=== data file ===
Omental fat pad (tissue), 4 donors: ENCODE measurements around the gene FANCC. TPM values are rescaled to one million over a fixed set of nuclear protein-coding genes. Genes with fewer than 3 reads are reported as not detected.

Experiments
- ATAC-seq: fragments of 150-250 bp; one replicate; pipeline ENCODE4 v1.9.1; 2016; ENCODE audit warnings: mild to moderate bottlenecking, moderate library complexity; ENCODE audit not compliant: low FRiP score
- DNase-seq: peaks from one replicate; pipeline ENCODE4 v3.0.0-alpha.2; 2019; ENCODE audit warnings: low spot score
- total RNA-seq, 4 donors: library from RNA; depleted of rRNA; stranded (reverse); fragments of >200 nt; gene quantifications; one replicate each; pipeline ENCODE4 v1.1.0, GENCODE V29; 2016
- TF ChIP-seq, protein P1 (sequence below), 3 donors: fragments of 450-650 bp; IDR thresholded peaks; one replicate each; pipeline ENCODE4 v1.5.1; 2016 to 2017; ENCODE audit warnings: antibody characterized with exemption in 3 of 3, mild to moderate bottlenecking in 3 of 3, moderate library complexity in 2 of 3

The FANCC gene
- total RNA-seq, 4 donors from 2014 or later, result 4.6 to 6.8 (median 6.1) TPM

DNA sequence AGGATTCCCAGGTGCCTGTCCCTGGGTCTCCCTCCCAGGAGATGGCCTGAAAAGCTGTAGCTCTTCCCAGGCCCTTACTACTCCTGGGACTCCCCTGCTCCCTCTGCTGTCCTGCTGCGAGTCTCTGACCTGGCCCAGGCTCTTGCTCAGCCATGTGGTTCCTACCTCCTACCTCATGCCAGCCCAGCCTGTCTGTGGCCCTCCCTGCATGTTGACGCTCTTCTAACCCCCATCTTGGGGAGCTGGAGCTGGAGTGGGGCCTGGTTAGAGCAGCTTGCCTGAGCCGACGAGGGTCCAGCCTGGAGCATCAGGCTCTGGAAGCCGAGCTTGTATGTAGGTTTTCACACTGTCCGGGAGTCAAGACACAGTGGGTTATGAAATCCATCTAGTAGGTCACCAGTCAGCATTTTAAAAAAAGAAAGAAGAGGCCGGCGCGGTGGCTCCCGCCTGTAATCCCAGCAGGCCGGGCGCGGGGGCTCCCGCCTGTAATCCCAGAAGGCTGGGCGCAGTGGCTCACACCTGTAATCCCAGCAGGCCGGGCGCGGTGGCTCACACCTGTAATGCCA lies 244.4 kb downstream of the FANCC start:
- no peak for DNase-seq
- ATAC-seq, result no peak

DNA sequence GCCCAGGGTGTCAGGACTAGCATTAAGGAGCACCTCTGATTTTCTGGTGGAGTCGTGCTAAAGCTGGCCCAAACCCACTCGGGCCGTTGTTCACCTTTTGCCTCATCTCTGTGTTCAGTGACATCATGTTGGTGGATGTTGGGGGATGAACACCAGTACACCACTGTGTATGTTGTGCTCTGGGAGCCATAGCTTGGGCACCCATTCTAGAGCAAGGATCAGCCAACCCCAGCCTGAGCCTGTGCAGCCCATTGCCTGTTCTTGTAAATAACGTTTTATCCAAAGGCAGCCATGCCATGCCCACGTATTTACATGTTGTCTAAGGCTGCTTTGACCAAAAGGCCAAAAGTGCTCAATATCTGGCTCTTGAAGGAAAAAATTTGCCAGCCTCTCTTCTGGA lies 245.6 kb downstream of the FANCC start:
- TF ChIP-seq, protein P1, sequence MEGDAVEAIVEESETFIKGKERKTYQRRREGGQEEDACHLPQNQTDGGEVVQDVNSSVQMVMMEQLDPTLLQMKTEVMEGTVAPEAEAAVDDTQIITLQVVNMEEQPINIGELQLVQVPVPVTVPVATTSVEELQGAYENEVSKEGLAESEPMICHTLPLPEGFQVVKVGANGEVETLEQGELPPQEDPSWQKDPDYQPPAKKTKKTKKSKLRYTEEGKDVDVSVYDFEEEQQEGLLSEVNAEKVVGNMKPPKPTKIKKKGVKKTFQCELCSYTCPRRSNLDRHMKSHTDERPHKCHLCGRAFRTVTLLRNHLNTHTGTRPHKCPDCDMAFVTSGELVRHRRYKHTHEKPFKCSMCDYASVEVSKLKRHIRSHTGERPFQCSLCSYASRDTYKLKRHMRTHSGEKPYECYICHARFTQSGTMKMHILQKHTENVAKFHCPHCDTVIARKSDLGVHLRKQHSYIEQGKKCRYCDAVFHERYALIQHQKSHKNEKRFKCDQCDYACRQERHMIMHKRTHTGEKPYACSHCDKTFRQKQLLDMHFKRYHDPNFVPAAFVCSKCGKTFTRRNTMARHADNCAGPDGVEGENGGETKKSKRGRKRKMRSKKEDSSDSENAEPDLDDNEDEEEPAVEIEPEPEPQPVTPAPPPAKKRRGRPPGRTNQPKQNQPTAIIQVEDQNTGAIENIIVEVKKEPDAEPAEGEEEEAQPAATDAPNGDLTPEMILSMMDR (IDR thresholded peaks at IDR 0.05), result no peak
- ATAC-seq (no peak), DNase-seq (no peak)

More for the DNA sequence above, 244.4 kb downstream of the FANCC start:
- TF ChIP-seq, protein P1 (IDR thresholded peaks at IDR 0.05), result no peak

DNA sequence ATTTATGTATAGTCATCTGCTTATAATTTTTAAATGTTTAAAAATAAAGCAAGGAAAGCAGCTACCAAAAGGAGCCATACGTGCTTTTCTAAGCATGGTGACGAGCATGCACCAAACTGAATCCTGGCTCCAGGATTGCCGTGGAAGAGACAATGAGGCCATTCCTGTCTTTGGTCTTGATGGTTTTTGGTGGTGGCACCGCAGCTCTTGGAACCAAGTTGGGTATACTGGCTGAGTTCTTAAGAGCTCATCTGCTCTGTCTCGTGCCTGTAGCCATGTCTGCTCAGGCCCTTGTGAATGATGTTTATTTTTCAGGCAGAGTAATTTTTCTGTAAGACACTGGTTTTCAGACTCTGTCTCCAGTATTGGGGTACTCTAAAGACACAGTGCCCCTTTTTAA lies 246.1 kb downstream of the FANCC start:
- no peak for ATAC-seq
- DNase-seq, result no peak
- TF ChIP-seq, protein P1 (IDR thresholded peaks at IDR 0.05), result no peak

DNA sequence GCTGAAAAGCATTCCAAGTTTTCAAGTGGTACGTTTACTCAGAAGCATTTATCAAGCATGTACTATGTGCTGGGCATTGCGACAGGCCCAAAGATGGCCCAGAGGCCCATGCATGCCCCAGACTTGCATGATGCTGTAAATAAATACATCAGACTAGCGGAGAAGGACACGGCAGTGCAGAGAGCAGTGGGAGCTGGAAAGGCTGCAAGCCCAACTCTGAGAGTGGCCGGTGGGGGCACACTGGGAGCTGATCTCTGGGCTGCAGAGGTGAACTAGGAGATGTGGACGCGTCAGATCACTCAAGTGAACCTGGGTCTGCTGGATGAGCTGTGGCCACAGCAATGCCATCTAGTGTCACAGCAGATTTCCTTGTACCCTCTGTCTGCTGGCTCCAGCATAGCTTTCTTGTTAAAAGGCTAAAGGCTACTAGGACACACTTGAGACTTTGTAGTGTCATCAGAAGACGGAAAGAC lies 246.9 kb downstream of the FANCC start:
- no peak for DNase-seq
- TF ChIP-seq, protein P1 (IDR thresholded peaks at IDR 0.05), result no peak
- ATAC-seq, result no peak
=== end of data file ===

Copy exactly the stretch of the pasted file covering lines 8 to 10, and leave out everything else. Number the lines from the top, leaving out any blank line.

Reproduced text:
- total RNA-seq, 4 donors from 2014 or later, result 4.6 to 6.8 (median 6.1) TPM

DNA sequence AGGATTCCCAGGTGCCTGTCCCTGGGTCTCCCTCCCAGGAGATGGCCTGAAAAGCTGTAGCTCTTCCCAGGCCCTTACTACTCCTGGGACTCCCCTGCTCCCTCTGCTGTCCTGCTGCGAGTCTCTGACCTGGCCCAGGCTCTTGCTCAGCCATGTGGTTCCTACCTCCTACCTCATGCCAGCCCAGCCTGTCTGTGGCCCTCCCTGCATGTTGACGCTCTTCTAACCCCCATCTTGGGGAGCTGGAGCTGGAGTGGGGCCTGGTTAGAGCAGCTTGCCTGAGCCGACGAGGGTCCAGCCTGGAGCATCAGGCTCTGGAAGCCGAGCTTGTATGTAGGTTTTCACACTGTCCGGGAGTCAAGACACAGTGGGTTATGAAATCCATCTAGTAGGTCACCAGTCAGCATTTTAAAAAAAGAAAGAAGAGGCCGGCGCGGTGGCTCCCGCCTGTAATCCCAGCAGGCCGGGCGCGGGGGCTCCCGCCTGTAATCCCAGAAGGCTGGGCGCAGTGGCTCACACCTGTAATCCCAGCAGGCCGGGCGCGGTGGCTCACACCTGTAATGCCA lies 244.4 kb downstream of the FANCC start:
- no peak for DNase-seq